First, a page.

REASONS TO GO: Has a Spike Lee vibe in places. Revels in its soulfulness.
REASONS TO STAY: Feels a little bit idealized. Combines sitcom and rom-com cliches, not a good thing at all.
FAMILY VALUES: There is some brief profanity, a disturbing image, a drug reference and the future President smokes like a chimney.
TRIVIAL PURSUIT: According to the director, all of the events that are depicted in the movie actually took place on the first date by the Obamas with the exception of the community meeting which happened on a later date.
CRITICAL MASS: As of 8/21/16: Rotten Tomatoes: 93% positive reviews. Metacritic: 76/100.
COMPARISON SHOPPING: Chi-Raq
FINAL RATING: 6.5/10
NEXT: Bad Moms

The Zero Theorem


Qohen Leth parties like it's 2099.

Qohen Leth parties like it’s 2099.

(2014) Science Fiction (Well Go USA) Christoph Waltz, Melanie Thierry, Matt Damon, David Thewlis, Ben Whishaw, Lucas Hedges, Tilda Swinton, Sanjeev Bhaskar, Rupert Friend, Peter Stormare, Dana Rogoz, Madison Lygo, Ingrid Bisu, Naomi Everson, Radu Andrei Micu, Tudor Istodor, Olivia Nita, George Remes, Iulia Verdes, Alin Olteanu, Margarita Doyle. Directed by Terry Gilliam

The more complicated life gets – and make no mistake, it grows more complex with each passing day – the more we struggle to make sense of it. If you think it’s bad now, just imagine with those living in the future are going to have to contend with.

Qohen Leth (Waltz) is an office drone who has all sorts of issues. He’s a bit of a hypochondriac, sure that he is dying. He refers to himself in the second person – we instead of I, us instead of me. He works for Mancom, a company that makes some kind of software that brings convenience – or nothing at all. He is a data cruncher which in the future involves a Tetris-like placing of data squares into geometric city-like constructions, while furiously pedaling a flywheel. Data is transferred in vials of liquid. Being an office worker in the future sucks.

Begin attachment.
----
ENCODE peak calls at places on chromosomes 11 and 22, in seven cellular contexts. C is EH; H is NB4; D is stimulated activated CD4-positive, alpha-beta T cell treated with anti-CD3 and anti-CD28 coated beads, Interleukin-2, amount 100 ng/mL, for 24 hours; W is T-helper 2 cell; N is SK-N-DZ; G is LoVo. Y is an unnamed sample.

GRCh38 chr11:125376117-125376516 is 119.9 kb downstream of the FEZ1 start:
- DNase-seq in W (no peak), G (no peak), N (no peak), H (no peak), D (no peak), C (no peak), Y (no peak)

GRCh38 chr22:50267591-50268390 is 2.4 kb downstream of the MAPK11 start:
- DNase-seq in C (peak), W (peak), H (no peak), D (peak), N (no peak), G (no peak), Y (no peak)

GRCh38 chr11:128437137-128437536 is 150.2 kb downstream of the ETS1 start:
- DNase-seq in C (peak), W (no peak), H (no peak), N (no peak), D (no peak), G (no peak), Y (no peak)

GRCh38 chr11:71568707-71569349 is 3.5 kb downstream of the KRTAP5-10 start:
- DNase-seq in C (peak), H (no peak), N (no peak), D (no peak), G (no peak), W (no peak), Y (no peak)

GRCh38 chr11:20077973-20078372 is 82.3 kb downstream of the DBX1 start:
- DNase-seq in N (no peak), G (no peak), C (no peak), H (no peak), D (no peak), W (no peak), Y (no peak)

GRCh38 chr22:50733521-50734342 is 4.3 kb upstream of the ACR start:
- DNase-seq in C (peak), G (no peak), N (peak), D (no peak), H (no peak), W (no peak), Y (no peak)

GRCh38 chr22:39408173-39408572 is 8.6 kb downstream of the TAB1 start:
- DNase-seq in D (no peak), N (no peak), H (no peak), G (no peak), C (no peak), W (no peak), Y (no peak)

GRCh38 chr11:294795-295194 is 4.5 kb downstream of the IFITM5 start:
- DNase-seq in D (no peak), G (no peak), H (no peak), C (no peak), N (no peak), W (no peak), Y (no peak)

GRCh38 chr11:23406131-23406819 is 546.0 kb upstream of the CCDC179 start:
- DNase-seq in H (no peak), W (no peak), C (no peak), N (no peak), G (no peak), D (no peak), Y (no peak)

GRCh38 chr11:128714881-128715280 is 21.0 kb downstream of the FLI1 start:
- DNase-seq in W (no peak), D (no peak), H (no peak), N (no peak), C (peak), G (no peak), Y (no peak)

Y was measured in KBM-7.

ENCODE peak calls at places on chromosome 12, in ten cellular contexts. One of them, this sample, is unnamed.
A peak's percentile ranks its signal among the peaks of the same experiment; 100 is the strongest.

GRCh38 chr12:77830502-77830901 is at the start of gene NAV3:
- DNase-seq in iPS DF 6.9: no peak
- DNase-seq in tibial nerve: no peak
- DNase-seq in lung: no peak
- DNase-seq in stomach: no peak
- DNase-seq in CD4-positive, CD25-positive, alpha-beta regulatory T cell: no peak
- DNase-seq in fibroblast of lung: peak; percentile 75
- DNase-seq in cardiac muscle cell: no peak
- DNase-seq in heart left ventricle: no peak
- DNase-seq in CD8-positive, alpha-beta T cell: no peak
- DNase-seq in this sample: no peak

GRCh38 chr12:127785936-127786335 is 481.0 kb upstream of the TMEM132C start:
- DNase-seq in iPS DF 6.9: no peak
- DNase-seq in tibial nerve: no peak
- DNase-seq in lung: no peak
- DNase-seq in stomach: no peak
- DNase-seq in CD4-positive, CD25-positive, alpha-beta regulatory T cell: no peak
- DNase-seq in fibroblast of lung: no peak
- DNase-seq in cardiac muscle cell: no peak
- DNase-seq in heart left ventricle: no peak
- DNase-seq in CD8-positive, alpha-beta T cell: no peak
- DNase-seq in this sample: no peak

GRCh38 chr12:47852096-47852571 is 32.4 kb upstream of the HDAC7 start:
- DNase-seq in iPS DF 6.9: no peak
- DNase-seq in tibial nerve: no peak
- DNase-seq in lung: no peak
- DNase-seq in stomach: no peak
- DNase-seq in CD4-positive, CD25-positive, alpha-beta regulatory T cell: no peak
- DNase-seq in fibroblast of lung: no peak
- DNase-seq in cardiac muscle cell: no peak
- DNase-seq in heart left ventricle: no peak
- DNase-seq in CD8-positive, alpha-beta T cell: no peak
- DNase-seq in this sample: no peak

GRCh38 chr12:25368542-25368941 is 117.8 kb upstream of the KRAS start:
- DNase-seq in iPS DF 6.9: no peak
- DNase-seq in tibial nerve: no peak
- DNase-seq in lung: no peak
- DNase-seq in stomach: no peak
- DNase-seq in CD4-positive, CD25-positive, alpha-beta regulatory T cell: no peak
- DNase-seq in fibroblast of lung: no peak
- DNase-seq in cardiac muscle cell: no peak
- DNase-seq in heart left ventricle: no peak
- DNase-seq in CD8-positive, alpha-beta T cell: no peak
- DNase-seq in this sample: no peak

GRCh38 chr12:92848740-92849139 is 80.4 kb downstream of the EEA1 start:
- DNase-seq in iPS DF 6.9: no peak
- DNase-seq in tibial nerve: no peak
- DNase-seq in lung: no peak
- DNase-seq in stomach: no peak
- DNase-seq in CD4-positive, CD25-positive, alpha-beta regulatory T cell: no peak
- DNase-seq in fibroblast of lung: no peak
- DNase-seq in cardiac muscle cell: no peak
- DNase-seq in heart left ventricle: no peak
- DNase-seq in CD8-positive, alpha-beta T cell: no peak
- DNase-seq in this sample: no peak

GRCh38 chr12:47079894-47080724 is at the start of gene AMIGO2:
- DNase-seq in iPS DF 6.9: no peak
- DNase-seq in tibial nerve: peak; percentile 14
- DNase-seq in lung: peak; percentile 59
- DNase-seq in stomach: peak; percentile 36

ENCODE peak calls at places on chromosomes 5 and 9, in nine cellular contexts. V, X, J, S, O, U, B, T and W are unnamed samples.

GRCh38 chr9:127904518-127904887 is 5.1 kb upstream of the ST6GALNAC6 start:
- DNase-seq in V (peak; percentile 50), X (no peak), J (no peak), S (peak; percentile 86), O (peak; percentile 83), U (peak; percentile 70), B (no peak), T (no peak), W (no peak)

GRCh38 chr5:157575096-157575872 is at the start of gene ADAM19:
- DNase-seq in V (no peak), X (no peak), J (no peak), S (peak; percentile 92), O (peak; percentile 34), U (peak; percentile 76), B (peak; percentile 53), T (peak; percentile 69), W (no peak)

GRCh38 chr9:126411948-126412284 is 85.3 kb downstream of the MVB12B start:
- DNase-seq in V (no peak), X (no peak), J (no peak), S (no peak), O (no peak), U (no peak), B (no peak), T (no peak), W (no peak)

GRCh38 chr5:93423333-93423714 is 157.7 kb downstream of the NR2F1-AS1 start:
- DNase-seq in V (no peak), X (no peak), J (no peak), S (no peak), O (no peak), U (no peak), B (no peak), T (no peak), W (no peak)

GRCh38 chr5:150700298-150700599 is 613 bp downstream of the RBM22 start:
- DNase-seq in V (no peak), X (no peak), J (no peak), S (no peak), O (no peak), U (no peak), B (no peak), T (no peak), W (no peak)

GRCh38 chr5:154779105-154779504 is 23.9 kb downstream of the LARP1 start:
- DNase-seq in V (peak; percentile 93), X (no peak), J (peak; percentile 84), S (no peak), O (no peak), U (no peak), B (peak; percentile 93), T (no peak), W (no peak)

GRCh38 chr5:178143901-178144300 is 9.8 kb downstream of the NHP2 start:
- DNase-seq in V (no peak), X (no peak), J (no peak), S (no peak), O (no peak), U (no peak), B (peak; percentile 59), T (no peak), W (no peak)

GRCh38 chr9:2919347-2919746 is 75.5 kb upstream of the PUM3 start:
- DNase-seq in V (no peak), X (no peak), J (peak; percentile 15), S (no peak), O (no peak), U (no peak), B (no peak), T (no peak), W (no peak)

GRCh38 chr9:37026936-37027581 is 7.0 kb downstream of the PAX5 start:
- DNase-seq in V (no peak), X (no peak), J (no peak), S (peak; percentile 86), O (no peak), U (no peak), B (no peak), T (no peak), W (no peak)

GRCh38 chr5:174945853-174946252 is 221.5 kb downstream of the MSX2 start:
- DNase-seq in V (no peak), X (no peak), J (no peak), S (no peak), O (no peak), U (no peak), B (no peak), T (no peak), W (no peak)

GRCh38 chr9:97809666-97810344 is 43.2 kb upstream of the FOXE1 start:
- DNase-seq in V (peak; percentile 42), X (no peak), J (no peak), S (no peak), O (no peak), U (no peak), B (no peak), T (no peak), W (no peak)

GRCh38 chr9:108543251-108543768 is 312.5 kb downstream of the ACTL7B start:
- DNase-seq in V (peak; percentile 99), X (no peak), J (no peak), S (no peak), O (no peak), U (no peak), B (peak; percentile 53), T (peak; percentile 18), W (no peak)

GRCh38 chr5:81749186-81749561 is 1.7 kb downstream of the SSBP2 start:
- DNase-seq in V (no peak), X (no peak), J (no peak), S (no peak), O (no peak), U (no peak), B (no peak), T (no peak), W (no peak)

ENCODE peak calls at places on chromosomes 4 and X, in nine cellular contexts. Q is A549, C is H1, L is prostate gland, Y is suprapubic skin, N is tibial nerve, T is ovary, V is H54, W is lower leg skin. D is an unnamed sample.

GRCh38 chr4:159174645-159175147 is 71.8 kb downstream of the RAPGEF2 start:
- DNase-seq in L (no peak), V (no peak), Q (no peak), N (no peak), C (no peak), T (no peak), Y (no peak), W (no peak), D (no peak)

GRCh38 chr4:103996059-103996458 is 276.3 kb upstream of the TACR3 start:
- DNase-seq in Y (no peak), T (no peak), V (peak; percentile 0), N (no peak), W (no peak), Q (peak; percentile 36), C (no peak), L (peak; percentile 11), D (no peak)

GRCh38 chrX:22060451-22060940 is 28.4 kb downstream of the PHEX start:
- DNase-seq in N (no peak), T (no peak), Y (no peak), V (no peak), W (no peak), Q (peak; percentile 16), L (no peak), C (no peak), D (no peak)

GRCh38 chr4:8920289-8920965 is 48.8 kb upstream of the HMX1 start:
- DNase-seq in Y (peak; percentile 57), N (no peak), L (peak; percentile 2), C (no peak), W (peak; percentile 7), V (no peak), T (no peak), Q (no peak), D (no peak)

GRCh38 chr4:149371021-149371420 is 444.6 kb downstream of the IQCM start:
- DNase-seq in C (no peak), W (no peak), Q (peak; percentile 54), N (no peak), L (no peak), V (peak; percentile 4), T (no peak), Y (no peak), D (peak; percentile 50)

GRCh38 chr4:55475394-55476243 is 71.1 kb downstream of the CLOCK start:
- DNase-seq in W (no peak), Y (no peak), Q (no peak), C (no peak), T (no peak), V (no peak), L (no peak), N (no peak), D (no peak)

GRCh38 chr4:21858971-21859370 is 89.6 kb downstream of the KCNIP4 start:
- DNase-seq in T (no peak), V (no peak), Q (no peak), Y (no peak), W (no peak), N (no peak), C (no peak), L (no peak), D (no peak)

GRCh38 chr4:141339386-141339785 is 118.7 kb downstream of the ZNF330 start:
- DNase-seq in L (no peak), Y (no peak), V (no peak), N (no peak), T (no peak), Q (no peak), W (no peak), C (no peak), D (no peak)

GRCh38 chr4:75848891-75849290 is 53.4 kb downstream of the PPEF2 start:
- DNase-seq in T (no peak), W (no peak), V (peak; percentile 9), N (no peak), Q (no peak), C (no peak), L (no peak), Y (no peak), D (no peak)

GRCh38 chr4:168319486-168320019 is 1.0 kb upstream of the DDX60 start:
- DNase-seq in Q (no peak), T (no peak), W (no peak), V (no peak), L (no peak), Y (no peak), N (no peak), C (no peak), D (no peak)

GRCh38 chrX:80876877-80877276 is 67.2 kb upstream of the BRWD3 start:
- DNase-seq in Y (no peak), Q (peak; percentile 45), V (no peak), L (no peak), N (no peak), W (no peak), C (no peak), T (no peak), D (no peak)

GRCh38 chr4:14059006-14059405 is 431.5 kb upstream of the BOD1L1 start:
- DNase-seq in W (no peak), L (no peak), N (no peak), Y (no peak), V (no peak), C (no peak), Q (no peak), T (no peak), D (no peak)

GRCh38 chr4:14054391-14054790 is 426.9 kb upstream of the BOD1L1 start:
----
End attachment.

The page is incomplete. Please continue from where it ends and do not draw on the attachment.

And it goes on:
Qohen lives in an abandoned church infested with rats and pigeons, leaking from the roof and looking inside like a bomb hit it. He sleeps in the pipe organ and really would prefer to work at home, having no love for his fellow man. He’s also obsessed with a phone call he is sure is coming – one which will explain to him What It All Means and what his place in the grand scheme of things is. He’s twitchy, neurotic and in short, the very model of a modern Major General.

He asks his boss Joby (Thewlis) to get him permission to telecommute which doesn’t seem likely; the company likes keeping track of its workers. Qohen also meets Bainsley (Thierry) at a party thrown by Joby that Qohen goes to reluctantly, mainly to try and get a one-on-one audience with Management (Damon), the reclusive CEO of Mancom. He doesn’t know how to handle the forward Bainsley and although she gives him her card, there doesn’t seem to be any future for a relationship there. However, he is successful in getting time with Management (who wears clothing to blend into the decor) and at last is given a project he can work on at home.

New equipment is installed in his cluttered cathedral, mainly by the genius level Bob (Hedges) who turns out to be the son of Management (now doesn’t that sound like an office-based horror flick?) who addresses everyone as Bob because he doesn’t have time to learn their names. But he really isn’t a bad sort.